When Johnny Eliasen saw Johan Kobborg for the first time, it was 1988 in Copenhagen, and Kobborg was just a teenager at the Royal Danish Ballet School. Eliasen, a renowned teacher, coach and August Bournonville expert, knew right away that Kobborg had something special. “I considered him a tremendously talented young dancer,” Eliasen recalls. “Early on, I saw a brilliant artist.”
Eliasen couldn’t have been more prescient. Kobborg has become one of the greatest dancers of his generation, joining a noble line of Danish male artists that includes Erik Bruhn, Peter Martins and Nikolaj Hübbe. Now a principal at London’s Royal Ballet, he humbly refers to himself as “one of the guys.” Kobborg is anything but ordinary.
With wide-set blue eyes, a loose crop of sandy blond hair and a boyish grin, Kobborg has cultivated an impressive dramatic range over the course of his career—he’s utterly charming in trademark roles like the sweet and swaggering Gennaro from Bournonville’s Napoli, but easily turns seductive as Cranko’s rakish Onegin. An elegant and leggy dancer known as much for his bravura as for his superior partnering, Kobborg has the precise technique and light step of someone schooled in the Bournonville tradition, but it’s charisma that Eliasen says keeps audiences coming back for more.
“You have people who can turn until the cows come home or jump to the moon, but it leaves you cold and empty,” says Eliasen. “Johan has those things, but he also has something that money can’t buy that makes him interesting to watch.”
At 35, Kobborg has no intention of slowing down anytime soon. When we talked in May, he’d just finished a long day at the theater in London that included class and Swan Lake rehearsals. After our chat, he has costume meetings about a production of La Sylphide he’s staging at the Bolshoi Ballet later this year. He says with a chuckle that this is the “quiet before the storm.”
The summer will be jam-packed with RB’s tour, rehearsals with Christopher Wheeldon’s new company, Morphoses, which has engagements in Vail, Colorado, in August, London in September and New York City in October (see page 22), and preparations for a busy guesting schedule with his longtime girlfriend and fellow RB principal, Alina Cojocaru. And he’s also getting started choreographing two new works to premiere in 2009. But this is exactly the life Kobborg wanted, one in which no day is routine or typical.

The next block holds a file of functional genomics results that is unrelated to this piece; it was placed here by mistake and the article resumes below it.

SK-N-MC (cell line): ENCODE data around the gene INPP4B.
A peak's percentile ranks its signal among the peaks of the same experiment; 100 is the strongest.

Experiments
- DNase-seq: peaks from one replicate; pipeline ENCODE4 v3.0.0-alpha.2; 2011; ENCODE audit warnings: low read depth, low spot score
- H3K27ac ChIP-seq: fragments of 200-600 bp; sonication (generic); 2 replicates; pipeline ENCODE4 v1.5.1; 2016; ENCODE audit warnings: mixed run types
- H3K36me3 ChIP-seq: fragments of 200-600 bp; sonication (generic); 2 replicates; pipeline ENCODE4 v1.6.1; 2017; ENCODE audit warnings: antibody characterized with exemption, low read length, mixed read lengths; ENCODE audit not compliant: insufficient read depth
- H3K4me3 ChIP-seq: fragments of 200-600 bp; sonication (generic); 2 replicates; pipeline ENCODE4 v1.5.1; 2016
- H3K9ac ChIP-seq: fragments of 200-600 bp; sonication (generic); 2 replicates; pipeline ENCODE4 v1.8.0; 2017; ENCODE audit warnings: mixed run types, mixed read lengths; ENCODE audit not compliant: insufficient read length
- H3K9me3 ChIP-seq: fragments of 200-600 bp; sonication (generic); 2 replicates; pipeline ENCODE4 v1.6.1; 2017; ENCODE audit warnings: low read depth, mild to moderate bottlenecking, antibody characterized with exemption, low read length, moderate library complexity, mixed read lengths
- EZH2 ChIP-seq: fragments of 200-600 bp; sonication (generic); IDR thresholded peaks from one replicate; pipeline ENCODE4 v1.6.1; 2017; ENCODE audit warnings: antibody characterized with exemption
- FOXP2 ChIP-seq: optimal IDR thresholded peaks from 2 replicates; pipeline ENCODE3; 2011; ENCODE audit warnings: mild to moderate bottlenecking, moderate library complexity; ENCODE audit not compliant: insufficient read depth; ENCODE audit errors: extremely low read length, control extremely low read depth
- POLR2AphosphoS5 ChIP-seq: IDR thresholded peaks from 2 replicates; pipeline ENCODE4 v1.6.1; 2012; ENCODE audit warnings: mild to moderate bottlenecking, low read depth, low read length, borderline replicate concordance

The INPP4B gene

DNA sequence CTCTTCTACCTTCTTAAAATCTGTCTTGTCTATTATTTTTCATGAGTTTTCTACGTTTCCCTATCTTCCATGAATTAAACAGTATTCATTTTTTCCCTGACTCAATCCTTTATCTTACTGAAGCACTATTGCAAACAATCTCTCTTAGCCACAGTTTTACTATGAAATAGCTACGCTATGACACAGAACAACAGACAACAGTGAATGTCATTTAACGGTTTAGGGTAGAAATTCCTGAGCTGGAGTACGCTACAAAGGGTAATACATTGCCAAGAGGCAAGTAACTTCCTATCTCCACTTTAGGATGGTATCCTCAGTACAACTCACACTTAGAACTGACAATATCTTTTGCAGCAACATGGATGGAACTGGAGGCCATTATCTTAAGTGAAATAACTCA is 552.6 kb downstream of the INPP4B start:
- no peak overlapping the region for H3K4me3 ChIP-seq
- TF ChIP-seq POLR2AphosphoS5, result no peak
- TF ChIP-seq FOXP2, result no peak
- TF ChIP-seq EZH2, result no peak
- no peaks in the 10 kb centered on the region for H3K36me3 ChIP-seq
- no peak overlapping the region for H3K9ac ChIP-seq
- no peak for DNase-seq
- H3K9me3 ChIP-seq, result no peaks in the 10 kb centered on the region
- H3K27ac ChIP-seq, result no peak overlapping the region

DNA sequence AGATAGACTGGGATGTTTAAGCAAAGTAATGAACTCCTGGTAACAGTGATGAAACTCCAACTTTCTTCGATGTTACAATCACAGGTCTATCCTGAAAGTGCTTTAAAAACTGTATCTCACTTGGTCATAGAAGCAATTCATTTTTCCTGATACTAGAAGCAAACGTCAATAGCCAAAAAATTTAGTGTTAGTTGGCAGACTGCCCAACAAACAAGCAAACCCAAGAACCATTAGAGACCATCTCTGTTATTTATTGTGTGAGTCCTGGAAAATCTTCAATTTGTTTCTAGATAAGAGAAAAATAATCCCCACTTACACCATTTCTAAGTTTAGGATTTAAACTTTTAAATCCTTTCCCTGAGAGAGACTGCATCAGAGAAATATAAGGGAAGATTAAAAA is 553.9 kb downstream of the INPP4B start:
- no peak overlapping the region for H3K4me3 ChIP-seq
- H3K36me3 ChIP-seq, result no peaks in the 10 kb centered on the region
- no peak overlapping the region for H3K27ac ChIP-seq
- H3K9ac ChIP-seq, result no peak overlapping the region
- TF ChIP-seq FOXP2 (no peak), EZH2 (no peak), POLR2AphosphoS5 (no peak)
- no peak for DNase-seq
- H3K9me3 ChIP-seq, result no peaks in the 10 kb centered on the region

Kobborg’s start in ballet isn’t customary either, though he says he wouldn’t have had it any other way. Unlike most dancers, who begin serious training as children, Kobborg was 16. Born into a family of artists—his mom and half-brother are both actors—Kobborg grew up performing in children’s musicals in his native Odense, Denmark, and gave concerts all over Europe. He thought he was destined for a theater career.
Then his teacher told him about an audition “at this place called the Royal Danish Ballet School,” and Kobborg decided to check it out. “When I got in, I realized that this was what I wanted to do with my life,” he recalls. “Ballet mixes theater, music and moving—all the things I liked.” He entered the school in 1988.
For Kobborg, choosing to pursue ballet as a teenager meant that he had the maturity to understand the weight of his decision. “I don’t think a child at 10 can really know what they’re doing when they say they want to go to ballet school,” he explains. “When you’re 16, you’re not trying to live your parents’ dreams, you’re living your own dreams and it’s going to push you, because you want to catch up with all the things you haven’t learned from an early age.”
It didn’t take him long. Within a year, he debuted with the Royal Danish Ballet in Giselle’s peasant pas de deux. After a few years as an apprentice, in 1991, he joined the company. When Peter Schaufuss took the helm as artistic director in 1994, Kobborg, then just 22, was one of the first to be promoted to principal.